Reggie McKenzie, general manager of the Oakland Raiders, is heading into free agency with a plan unlike something that Raider Nation is comfortable with, nor have they seen before.
Sometimes winning free agency is as simple as not jumping to overpay guys, definitely not overcommitting yourself to stars, and having to destabilize the glue.
Trading in the NFL is currently cutting edge stuff for most front offices. Those who have rediscovered the concept of swinging the bat have made loud contact and often hitting nothing but net. Shrewd trading is trending up as teams are opposed to mortgaging drafts and giving away first-day and early second-day draft picks.
Perception would have fans believing the franchise is choosing to once again lay dormant instead of improving. The fact of the matter is the Raiders have a salary cap and can’t pay all their own guys, let alone making too many splashes against teams who can outspend them. Be it via picks or “straight cash, homie.”
The Raiders have been connected to lots of players; in fact, at one point they were involved in the Jarvis Landry Sweepstakes, as offseason rumors would have it. They have been connected to Gerald McCoy and have also been recently connected to Geno Atkins.
One thing to remember about McKenzie is he likes to take care of his guys, which has Justin Ellis being re-signed to a three-year $15M deal. Flashy no, but effective and always remember, those who have trade capital and cap flexibility also have perpetual losing records.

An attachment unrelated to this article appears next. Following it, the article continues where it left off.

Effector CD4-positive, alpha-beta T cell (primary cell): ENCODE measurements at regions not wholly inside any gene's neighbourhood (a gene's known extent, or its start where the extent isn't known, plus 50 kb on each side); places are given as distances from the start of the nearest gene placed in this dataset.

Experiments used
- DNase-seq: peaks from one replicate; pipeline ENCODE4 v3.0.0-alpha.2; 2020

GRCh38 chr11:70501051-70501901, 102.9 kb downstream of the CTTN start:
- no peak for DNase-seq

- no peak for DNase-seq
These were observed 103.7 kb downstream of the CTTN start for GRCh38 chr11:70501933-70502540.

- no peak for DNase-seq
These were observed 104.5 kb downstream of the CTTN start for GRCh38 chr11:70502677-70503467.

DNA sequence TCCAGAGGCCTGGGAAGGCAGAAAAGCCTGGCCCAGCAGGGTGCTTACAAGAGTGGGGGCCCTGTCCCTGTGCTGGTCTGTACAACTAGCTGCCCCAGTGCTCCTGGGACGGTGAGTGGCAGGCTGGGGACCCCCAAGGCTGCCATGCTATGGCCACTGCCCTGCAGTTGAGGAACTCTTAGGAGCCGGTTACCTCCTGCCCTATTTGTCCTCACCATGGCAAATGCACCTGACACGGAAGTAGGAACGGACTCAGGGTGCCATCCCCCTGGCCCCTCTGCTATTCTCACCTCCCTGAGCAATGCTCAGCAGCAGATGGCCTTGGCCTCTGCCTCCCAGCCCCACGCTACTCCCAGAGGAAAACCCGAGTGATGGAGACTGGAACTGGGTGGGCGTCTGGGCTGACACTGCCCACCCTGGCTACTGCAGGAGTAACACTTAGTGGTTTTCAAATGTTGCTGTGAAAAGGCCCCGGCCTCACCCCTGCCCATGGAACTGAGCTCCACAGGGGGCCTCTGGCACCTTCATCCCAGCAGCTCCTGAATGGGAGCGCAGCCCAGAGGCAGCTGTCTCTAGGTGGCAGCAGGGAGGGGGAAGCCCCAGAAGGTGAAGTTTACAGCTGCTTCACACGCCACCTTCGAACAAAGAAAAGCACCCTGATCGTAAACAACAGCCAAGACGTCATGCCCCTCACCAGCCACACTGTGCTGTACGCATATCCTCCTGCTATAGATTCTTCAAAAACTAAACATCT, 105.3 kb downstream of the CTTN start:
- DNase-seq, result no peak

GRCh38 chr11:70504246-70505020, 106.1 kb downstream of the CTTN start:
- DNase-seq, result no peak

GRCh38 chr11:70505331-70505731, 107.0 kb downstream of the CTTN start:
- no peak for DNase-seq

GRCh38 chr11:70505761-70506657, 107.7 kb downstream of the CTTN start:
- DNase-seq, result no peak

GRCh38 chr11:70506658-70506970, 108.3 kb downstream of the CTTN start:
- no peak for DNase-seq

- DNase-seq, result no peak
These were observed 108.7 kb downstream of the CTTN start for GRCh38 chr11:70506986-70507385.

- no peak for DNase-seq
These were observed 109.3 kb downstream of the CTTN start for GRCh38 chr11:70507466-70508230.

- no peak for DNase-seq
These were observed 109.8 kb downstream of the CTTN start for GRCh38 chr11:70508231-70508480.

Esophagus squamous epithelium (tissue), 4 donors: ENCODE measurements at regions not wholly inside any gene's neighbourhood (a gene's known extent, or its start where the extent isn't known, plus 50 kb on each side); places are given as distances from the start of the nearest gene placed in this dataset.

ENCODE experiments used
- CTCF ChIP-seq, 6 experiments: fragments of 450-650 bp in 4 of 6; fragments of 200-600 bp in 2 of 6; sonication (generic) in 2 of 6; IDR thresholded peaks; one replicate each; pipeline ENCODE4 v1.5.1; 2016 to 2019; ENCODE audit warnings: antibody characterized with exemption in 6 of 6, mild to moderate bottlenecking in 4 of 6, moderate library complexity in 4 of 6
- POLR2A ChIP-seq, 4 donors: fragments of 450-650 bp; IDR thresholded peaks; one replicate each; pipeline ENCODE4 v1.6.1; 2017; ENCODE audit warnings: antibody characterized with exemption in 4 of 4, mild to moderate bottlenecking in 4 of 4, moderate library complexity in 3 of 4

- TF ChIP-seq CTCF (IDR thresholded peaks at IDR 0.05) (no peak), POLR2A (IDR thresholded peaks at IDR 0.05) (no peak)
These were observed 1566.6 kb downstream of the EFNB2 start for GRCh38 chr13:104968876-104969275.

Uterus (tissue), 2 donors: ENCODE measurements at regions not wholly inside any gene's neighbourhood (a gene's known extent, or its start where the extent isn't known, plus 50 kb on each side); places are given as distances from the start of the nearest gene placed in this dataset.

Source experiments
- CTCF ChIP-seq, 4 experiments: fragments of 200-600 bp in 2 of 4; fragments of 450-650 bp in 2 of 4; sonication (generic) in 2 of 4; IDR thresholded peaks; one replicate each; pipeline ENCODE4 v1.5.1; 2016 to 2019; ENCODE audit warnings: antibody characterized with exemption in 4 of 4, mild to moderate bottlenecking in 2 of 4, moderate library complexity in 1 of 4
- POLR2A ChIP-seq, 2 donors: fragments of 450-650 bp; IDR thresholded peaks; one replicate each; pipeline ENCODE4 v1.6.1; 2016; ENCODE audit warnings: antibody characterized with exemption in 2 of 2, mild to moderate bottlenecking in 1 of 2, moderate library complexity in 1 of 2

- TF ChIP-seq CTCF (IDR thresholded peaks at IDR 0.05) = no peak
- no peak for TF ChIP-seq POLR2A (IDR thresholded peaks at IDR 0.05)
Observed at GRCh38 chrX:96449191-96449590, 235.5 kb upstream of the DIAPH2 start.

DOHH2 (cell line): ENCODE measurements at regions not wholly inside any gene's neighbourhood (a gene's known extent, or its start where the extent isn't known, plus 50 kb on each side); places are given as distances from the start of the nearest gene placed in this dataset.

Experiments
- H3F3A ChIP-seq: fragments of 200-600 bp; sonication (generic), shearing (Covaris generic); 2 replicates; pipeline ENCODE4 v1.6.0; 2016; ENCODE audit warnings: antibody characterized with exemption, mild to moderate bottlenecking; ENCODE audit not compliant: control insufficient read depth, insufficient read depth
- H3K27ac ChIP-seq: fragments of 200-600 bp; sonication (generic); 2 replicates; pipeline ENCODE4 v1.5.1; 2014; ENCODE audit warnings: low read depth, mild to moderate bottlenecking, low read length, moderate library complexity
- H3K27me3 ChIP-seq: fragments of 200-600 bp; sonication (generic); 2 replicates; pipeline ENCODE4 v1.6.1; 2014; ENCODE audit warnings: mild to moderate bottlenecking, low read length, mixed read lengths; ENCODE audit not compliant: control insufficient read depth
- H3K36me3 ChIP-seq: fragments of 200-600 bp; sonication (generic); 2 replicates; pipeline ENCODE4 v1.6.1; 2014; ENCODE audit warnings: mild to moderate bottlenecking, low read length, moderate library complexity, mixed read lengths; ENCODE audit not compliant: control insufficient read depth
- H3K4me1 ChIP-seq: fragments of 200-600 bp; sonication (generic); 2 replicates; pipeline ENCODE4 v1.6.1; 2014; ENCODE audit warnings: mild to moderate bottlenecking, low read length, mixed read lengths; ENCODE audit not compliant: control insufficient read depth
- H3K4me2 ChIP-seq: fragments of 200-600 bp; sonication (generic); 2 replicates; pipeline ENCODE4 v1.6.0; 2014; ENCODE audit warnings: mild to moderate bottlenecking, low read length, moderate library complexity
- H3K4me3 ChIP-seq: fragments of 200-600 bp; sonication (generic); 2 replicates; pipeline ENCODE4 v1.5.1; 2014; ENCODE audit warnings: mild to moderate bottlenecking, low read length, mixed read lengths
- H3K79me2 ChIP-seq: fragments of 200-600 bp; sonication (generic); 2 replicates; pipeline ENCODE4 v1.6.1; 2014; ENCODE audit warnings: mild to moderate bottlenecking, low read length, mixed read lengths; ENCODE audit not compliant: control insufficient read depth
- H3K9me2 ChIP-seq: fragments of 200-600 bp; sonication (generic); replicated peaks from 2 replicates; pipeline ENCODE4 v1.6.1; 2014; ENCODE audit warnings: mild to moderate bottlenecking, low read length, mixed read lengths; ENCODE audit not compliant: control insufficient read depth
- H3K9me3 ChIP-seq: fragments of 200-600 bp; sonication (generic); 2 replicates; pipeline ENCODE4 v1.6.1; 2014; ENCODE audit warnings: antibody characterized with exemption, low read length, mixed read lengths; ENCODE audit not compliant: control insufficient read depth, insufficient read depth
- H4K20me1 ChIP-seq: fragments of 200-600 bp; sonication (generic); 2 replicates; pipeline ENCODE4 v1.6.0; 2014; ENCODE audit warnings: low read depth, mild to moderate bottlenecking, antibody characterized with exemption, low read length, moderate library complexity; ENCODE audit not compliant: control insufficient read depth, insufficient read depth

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Which brings us to me burying the leade yet again. Let us not forget that the NFL is a business and this is the time of year when GMs do their best Paul Levesque impersonation and say, “It is what’s best for business.” As it sits, the Raiders may need to cut or restructure the deals of five players: Sean Smith, Bruce Irvin, Michael Crabtree, Jared Cook, and Marshawn Lynch, to achieve an additional $35.69M on top of the $15.8M of cap space they already have.
Jon Gruden has recently met with Doug Martin and came away very impressed, prompting pandemonium and leaps to conclusions about the status of players. In the NFL, spectrum competition is the proper way to apply leverage to a contract situation. If you want a player to take a pay cut, what better way than to show him you will move on if terms can’t be reached? In no way am I insinuating anything other than to point out how things work and to try to calm the hysteria.
One thing is for certain, don’t expect the Raiders to be major players in free agency as they must first re-sign Khalil Mack and create salary cap flexibility before they can do much of anything. Look for a bevy of moves after the team has had a chance to formally meet its coach.